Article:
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Kenya leads the way with next generation adjudication clause for new Kenyan JBCC Green Book

Adjudication has played a role in the resolution of construction disputes in Kenya for a number of years. It is not governed by statute but has largely developed as a result of the adoption of international standard form contracts, especially FIDIC, for both public and private sector projects. Despite this, the most widely used construction contract in Kenya, the Joint Building and Construction Council (JBCC) Green Book (1999 edition), does not contain an adjudication clause.


Adjudication has played a role in the resolution of construction disputes in Kenya for a number of years. It is not governed by statute but has largely developed as a result of the adoption of international standard form contracts, especially FIDIC, for both public and private sector projects. Despite this, the most widely used construction contract in Kenya, the Joint Building and Construction Council (JBCC) Green Book (1999 edition), does not contain an adjudication clause. Addressing this gap in the Green Book was regarded as the number one priority for all those involved in the industry wide consultation on the updating of the 1999 edition. Three years in the making, the next edition of the Green Book is expected to be ready before the end of this year and will contain an adjudication clause which responds to the most critical issue raised by the industry – the need for a clear and practical mechanism for the expeditious resolution of construction disputes.

So what can we expect from the new Green Book adjudication clause? We talked to one of the new Green Book drafting committee members, Simon Kiriba, a construction lawyer working at Bowmans Kenya, about the highlights.

Adjudication will be available as a dispute resolution option at any time during construction, whereas arbitration will only be available following practical completion of the works. Interestingly, there will be a list of matters deemed not to be suitable for adjudication, including disputes relating to e.g. the validity of the contract; the validity of an architect’s instruction; whether or not a certificate has been properly withheld. For these matters, an expedited arbitration procedure will be available at any time.

A single suitably qualified adjudicator will be appointed on an ad hoc basis. It was felt that a standing board would not be required, given the scale and length of many projects typically governed by the Green Book. The selection of the adjudicator will be by agreement of the parties, failing which, a nominating body will decide. The only nominating body specified in the 1999 edition of the Green Book was the Architectural Association of Kenya. A longer list will now be available, enabling parties to go to the “right forum” depending on the specific area of expertise required. The list will comprise: the President of the Architectural Association of Kenya; the President of the Institute of Quantity Surveyors of Kenya; the Chairman of the Chartered Institute of Arbitrators (Kenyan Branch); the Registrar of the Nairobi Centre for International Arbitration; the President of the Institution of Engineers of Kenya; and the Chairman of the Institution of Construction Project Managers of Kenya.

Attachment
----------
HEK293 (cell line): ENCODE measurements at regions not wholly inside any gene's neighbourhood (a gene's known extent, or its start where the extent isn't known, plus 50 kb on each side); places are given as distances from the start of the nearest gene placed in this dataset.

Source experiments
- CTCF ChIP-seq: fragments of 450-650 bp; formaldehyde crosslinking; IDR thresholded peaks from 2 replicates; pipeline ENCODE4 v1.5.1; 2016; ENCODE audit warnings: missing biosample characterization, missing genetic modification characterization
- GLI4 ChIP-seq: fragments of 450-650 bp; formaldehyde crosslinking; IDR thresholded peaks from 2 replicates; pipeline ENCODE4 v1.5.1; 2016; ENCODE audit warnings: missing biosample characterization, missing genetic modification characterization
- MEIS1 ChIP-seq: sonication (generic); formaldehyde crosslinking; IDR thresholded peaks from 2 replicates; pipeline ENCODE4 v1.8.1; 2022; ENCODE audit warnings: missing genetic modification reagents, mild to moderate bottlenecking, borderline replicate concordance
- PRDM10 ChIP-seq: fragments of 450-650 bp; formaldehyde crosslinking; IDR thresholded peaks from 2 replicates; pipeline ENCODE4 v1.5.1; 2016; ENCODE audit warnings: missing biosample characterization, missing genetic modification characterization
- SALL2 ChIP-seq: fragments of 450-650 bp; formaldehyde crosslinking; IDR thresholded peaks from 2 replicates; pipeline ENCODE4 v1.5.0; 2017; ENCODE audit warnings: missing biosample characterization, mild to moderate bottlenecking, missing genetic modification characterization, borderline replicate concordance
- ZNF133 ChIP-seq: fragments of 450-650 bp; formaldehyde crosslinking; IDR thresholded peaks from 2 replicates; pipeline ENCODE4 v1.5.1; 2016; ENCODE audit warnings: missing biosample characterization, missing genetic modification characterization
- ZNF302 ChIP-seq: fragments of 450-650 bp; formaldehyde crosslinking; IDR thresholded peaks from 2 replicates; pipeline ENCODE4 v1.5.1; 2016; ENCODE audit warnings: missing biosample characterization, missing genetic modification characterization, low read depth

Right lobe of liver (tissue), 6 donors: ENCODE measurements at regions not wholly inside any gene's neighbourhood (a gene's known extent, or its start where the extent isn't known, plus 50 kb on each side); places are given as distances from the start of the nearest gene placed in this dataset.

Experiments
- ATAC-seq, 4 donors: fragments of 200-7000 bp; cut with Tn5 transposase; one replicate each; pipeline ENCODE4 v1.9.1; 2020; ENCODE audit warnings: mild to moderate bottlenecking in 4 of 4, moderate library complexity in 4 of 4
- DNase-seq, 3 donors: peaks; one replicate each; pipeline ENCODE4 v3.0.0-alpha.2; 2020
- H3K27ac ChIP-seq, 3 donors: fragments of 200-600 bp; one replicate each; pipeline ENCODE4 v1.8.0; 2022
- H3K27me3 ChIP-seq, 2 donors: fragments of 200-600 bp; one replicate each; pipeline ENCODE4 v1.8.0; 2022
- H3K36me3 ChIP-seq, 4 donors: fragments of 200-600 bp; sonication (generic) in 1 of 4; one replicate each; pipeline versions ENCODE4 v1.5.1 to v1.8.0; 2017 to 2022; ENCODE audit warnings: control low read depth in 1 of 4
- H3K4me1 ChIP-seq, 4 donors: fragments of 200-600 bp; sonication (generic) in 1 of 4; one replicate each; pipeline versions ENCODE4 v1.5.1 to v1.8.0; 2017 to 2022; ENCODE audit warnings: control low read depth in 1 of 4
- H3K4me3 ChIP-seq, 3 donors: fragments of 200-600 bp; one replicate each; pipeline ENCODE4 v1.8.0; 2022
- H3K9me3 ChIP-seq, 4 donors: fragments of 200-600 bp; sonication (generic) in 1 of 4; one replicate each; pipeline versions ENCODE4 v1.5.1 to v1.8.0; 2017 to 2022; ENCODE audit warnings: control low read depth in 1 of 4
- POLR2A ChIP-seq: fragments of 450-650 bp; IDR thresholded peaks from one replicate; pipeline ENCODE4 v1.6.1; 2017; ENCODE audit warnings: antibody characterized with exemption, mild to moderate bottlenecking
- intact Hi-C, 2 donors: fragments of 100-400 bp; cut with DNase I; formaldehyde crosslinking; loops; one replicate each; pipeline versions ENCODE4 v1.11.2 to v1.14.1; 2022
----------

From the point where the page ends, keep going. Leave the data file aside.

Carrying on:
The adjudicator will be required to give his decision within 30 days of the appointment, although this can be increased to 45 days with the consent of the referring party. There is a seven day period for a notice of dissatisfaction to be issued by an aggrieved party, failing which, the decision is final and binding. If a notice of dissatisfaction is issued, the matter is referred to arbitration.

There will be a specific obligation to comply with the adjudicator’s decision (whether interim or final) within 30 days or within the time frame stipulated in the decision. The Kenyan Courts have generally shown a willingness to uphold adjudicators’ decisions, driven by the Constitutional principle (set out in Article 159(2)(c)) that alternative dispute resolution methods and procedures should be promoted. However, the new Green Book adjudication clause will nevertheless provide for an expedited arbitration procedure to be pursued where a final binding decision has not been complied with, enabling the decision to be ratified by an arbitrator within 15

days. A form of expedited arbitration procedure is also anticipated for circumstances where an interim binding decision is not complied with.

Overall, the adjudication provisions in the upcoming revised edition of the Green Book look set to create a solid regime for the fast and effective resolution of construction disputes in Kenya. Due to the popularity of the Green Book, it seems likely that adjudication will grow exponentially in Kenya in the coming years, as the revised edition is gradually adopted across the industry.